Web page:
Adobe have announced details of their latest version of the ground-breaking digital manipulation software, Photoshop, in the form of version CS4 (Creative Suite 4). This is effectively Photoshop version 11 - as Adobe added the "Creative Suite" suffix after Photoshop 7, and increased the purchasing options - including "extended" version of the software package.
The previous version (CS3), was something of a disappointment, at least for me, in that it didn't offer as many innovative new tools as I would have hoped for, as a photographer, and it seemed to be aimed more at designers and graphic artists.
I didn't upgrade (from the excellent version CS2) partly for that reason, but also because Adobe simultaneously launched the photographer-specific Lightroom - which I believe is the best stand-alone digital photography-related software ever published. I am now on Lightroom version 2, and I haven't changed my mind about it. I do very little editing in Photoshop nowadays, and work (almost) exclusively in Lightroom, apart from the occasional noise reduction or "levels" in the "Mothership".
But, Adobe, being very clever, seem to have realised that they had put all their photographer eggs in one basket (Lightroom) and have worked hard to ensure that the new version of Photoshop includes some goodies to entice the snappers back to the fold.
Two very interesting tools for photographers, in the new version, are "Content-Aware Scaling" and Depth-of-Field Blending."
According to British photographer and Photoshop (and Lightroom) expert Martin Evening, Content-aware scaling is "probably the star feature of Photoshop CS4, yet also the most controversial since it invites Photoshop users to tamper with photographs in ways that are likely to raise the hackles of photography purists...." It basically allows an image to be dragged into a space where it would not ordinarily fit. For example, taking a square-shaped photograph and fitting it into a rectangular space, without affecting the proportions of the content. So a tall photo of a building, could be slotted into a shorter, fatter space without the building looking flattened or squashed.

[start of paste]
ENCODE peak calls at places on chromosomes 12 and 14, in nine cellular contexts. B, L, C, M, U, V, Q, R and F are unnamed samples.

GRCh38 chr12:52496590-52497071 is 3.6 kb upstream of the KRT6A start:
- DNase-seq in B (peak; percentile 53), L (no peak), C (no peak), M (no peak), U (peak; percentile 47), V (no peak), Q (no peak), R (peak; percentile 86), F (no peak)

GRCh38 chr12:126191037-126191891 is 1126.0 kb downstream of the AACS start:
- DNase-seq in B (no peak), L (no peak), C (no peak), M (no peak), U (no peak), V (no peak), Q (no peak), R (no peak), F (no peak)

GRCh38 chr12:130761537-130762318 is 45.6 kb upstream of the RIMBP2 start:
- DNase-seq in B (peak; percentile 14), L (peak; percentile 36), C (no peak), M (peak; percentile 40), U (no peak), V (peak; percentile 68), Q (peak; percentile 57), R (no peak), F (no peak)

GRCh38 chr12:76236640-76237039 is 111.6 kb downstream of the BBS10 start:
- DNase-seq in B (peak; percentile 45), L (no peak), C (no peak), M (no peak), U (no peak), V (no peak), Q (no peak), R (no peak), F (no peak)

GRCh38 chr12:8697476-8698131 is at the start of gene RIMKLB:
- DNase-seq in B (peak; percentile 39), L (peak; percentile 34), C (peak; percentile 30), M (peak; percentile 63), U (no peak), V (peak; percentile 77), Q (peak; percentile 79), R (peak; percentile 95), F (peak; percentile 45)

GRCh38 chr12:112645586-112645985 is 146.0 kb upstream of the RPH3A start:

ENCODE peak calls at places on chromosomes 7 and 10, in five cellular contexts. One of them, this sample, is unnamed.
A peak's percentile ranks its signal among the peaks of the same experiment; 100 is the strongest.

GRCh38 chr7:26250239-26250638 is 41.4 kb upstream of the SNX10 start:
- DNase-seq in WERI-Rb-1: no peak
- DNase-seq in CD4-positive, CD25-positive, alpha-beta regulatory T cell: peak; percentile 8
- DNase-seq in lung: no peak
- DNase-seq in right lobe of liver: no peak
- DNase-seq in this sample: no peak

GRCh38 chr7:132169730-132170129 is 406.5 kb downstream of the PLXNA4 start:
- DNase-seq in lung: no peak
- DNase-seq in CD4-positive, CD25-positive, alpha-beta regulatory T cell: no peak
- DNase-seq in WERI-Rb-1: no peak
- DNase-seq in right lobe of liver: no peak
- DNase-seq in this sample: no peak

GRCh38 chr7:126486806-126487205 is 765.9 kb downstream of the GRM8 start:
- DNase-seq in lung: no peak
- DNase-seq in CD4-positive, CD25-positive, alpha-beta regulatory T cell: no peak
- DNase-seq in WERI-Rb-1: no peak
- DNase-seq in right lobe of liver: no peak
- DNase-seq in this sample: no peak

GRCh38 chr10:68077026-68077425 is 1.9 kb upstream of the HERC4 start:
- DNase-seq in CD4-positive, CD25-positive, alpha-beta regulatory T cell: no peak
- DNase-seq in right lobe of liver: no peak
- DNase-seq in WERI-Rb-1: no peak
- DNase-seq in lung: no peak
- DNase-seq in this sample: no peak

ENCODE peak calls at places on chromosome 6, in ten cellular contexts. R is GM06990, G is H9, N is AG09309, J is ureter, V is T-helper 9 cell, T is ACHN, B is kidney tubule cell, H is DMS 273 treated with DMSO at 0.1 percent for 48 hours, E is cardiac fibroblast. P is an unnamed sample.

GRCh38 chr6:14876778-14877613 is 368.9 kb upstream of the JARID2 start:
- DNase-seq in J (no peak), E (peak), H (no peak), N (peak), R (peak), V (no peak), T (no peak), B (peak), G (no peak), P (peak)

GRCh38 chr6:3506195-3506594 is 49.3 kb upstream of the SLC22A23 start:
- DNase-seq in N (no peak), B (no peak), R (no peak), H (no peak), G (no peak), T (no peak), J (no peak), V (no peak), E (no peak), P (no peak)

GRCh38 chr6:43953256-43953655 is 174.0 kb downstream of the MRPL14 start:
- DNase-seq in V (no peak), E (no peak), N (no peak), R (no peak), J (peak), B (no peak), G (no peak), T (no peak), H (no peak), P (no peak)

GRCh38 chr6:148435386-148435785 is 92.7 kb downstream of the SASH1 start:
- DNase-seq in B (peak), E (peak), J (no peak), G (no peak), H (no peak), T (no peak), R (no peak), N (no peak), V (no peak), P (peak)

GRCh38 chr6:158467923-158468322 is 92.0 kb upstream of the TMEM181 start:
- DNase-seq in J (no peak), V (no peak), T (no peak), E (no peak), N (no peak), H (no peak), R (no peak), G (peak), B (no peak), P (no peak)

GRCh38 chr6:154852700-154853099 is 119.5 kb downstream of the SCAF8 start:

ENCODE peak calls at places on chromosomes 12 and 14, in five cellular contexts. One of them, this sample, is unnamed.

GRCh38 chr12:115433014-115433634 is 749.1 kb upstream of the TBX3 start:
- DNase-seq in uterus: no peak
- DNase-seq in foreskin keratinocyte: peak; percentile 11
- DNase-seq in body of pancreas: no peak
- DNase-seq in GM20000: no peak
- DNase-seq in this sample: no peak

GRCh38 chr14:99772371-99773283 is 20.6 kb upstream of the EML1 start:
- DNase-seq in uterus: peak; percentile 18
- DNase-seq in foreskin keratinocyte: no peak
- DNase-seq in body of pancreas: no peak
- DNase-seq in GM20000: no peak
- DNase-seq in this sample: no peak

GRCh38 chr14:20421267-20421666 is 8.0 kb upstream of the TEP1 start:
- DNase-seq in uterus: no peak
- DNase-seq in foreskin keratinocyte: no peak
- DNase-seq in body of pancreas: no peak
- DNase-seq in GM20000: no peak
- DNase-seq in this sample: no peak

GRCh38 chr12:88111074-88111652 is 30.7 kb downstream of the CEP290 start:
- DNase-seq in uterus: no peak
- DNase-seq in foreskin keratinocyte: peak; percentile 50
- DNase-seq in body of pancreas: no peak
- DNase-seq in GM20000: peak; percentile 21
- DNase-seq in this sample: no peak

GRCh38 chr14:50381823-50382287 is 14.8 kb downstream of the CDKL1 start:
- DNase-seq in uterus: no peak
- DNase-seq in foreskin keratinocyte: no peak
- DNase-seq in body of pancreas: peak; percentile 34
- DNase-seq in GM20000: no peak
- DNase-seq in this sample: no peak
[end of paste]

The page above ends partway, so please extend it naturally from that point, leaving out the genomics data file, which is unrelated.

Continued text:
Depth of field blending allows the photographer to "blend" together a series of images that may be sharper at different points, and produce one image that is sharp from front to back. Adobe's sample image is a film reel, with the film unwound and extending into the distance. Imagine photographing that subject, three times. In the first shot, you get the film reel sharp, but the middle and end of the unwound film is out of focus. So, you re-take the shot, making sure that the middle part of the film is sharp, but this time the reel goes out of focus, as well as the end of the film. Then you take a third shot, making sure that the end portion of the film is sharp, but the reel and the middle are now out of focus. Photoshop CS4 will blend all of those images together and produce one photograph that has all the parts sharp and perfectly stitched together, and properly colour balanced. You'll look like either a) a photographic genius or b) a photographic genius with a very expensive shift perspective lens.
If you would like to read more about what Martin Evening says about Photoshop CS4 you can CLICK HERE to read his excellent blog.